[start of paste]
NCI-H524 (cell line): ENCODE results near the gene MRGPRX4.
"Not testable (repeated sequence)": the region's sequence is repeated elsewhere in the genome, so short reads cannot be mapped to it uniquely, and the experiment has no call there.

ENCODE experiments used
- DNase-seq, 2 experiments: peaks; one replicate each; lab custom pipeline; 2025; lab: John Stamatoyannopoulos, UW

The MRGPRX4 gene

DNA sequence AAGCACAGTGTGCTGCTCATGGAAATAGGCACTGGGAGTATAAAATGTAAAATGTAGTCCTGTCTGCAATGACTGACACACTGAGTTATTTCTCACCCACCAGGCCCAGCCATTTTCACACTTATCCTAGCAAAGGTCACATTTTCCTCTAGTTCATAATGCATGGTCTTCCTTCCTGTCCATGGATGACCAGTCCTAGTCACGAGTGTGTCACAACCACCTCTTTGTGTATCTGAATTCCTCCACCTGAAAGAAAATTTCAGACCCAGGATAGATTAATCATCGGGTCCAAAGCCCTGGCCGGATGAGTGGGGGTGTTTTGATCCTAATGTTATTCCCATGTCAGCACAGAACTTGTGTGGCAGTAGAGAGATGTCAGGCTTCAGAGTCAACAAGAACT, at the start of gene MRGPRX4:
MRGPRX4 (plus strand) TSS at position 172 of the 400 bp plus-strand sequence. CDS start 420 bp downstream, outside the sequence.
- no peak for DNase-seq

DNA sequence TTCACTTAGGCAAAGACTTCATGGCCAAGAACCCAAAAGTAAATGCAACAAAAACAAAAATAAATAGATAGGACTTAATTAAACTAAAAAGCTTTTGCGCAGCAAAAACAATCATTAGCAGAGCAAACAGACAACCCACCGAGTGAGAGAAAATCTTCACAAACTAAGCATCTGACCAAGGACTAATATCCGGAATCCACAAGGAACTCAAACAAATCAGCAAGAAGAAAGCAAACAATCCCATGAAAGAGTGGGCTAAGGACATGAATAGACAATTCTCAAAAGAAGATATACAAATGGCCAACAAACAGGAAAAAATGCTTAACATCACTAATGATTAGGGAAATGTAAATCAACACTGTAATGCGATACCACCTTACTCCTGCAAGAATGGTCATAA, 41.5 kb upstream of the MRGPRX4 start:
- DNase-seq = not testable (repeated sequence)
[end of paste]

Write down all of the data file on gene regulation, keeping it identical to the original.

NCI-H524 (cell line): ENCODE results near the gene MRGPRX4.
"Not testable (repeated sequence)": the region's sequence is repeated elsewhere in the genome, so short reads cannot be mapped to it uniquely, and the experiment has no call there.

ENCODE experiments used
- DNase-seq, 2 experiments: peaks; one replicate each; lab custom pipeline; 2025; lab: John Stamatoyannopoulos, UW

The MRGPRX4 gene

DNA sequence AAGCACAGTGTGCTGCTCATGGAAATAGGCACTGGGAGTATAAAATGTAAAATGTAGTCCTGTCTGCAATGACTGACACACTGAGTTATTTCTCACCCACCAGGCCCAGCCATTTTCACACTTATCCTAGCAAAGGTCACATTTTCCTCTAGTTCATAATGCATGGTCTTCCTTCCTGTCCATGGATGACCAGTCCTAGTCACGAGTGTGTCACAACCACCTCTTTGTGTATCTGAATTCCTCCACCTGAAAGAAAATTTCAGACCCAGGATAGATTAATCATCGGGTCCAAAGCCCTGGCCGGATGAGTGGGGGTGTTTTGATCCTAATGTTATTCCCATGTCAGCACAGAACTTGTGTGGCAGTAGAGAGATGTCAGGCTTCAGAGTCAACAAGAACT, at the start of gene MRGPRX4:
MRGPRX4 (plus strand) TSS at position 172 of the 400 bp plus-strand sequence. CDS start 420 bp downstream, outside the sequence.
- no peak for DNase-seq

DNA sequence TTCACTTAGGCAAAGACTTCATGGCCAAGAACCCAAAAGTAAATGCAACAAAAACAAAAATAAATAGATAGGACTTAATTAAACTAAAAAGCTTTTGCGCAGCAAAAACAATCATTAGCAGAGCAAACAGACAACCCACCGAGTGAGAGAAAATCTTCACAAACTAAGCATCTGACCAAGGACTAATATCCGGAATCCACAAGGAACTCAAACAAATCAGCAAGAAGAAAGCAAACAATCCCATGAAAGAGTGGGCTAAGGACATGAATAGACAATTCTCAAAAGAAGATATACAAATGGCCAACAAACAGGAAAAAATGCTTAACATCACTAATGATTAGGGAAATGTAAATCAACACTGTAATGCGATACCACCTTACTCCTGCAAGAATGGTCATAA, 41.5 kb upstream of the MRGPRX4 start:
- DNase-seq = not testable (repeated sequence)